Year Established: 2017 Start Date: 2017-03-01 End Date: 2019-02-28
Total Federal Funds: $8,964 Total Non-Federal Funds: $17,806
Principal Investigators: Jon Hathaway, Thanos Papanicolaou, Christopher Wilson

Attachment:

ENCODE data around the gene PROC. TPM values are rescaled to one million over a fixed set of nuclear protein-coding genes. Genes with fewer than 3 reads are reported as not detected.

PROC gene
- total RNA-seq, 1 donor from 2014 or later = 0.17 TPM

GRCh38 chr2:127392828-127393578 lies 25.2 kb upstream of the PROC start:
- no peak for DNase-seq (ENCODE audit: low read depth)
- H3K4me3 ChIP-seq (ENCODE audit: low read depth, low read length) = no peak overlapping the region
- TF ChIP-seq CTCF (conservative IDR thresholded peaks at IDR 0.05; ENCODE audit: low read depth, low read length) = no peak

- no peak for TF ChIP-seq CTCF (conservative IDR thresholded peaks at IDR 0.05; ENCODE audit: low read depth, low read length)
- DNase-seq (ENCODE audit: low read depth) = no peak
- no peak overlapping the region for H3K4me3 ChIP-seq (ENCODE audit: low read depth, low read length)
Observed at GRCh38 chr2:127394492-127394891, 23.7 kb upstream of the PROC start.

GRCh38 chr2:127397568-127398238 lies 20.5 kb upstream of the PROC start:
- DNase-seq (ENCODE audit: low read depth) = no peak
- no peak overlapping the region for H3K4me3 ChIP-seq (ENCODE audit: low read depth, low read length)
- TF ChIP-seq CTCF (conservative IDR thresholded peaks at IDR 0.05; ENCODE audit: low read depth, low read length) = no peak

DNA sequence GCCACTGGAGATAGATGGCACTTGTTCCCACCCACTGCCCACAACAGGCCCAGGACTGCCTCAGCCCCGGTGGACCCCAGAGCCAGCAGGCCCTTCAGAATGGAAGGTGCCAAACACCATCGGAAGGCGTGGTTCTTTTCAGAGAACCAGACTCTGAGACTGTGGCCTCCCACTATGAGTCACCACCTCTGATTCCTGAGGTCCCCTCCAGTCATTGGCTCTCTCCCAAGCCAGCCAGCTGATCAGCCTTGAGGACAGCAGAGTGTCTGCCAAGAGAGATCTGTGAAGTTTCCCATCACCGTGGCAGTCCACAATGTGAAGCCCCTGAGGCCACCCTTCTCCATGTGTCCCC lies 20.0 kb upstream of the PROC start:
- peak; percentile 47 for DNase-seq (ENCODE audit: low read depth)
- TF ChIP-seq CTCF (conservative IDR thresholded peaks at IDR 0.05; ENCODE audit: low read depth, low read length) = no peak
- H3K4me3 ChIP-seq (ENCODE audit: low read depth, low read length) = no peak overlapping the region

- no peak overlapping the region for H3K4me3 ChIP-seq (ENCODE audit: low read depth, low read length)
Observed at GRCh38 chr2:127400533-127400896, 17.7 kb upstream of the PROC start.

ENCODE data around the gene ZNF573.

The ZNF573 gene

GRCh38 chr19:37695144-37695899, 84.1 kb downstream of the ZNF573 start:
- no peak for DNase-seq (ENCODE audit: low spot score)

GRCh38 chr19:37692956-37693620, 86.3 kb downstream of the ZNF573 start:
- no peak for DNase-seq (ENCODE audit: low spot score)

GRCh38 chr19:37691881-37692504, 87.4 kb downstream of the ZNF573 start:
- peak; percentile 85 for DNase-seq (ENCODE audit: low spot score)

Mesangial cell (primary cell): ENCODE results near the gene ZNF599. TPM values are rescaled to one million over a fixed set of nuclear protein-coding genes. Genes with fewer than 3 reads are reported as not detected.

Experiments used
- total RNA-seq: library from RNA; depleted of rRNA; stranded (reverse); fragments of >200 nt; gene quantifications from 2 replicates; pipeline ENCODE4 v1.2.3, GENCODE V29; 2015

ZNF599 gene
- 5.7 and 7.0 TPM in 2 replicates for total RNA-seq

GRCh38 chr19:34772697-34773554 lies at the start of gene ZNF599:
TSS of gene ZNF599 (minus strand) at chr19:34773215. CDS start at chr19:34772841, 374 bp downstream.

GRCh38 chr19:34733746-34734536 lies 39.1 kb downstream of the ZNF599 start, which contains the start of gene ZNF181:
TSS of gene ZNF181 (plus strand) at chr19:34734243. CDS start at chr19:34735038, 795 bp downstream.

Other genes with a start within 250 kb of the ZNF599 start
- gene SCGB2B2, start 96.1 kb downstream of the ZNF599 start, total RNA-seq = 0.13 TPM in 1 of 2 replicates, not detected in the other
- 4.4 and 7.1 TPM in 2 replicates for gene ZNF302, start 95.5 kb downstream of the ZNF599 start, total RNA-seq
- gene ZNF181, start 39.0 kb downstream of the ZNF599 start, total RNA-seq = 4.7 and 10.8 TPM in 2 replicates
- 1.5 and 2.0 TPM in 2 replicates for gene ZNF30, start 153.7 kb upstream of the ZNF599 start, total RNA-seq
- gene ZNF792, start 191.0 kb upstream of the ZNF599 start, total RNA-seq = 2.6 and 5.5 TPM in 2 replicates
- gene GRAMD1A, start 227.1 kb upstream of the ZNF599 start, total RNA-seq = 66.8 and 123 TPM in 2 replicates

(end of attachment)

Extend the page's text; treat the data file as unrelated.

Abstract: As urbanization spreads throughout Tennessee, the effect of land use change becomes evident in the form of increased stormwater runoff, pollutant export, and stream degradation. Numerous studies have been performed to better understand these effects and develop methods for their amelioration, but gaps in knowledge still exist. Although the field of urban hydrology is relatively mature, the same cannot be said of urban water quality modeling. Recent studies have shown that current models of sediment export from urban watersheds do not perform well,necessitating new approaches to improve these models. These efforts are hampered by the high spatial variability of land uses in these watersheds, as well as the presence of stormwater conveyance infrastructure which greatly influences system connectivity and conveyance. All these variables lead to difficulty determining sediment source areas for individual storm events. However, sediment source tracking holds promise to aid in understanding these processes. This method has become a recognized tool for determining sediment source areas, but has been performed rarely in urban applications. This study will rely on the Second Creek Observatory to help facilitate an effort to better understand the source of sediments in urban stormwater. Source material from around the watershed will be collected, including samples from construction sites, residential property, and roadways. These samples will be analyzed to determine their isotopic fingerprint. At the same time, three storm events will be monitored at the outlet of the watershed. These events will be well characterized by collecting around 20 samples per event. These samples will also be analyzed to determine their isotopic fingerprint. A mixing algorithm will be applied to these data to determine the sources of sediment for each sample collected during each storm. This will allow an understanding of where the sediments from each portion of the storms originate. These events will also be modeled with methods being developed at the University of Tennessee to better understand and predict small scale hydrologic processes. Through these methods, for each event, the source of runoff will be estimated. The estimated sediment source areas via the isotope analysis will be compared to the hydrologic methods to determine their agreement. If good agreement is discovered, these methods may provide insight into how sediment may be better modeled in urban watersheds by more accurately estimating runoff (and thus sediment) source areas. The objective of this research is twofold; (1) to better understand the sources of sediment in an urban watershed in Tennessee to inform management strategies and develop a methodology for similar studies elsewhere, and (2) to use this initial study as a way to develop new hypotheses for improving water quality modeling in urban watersheds.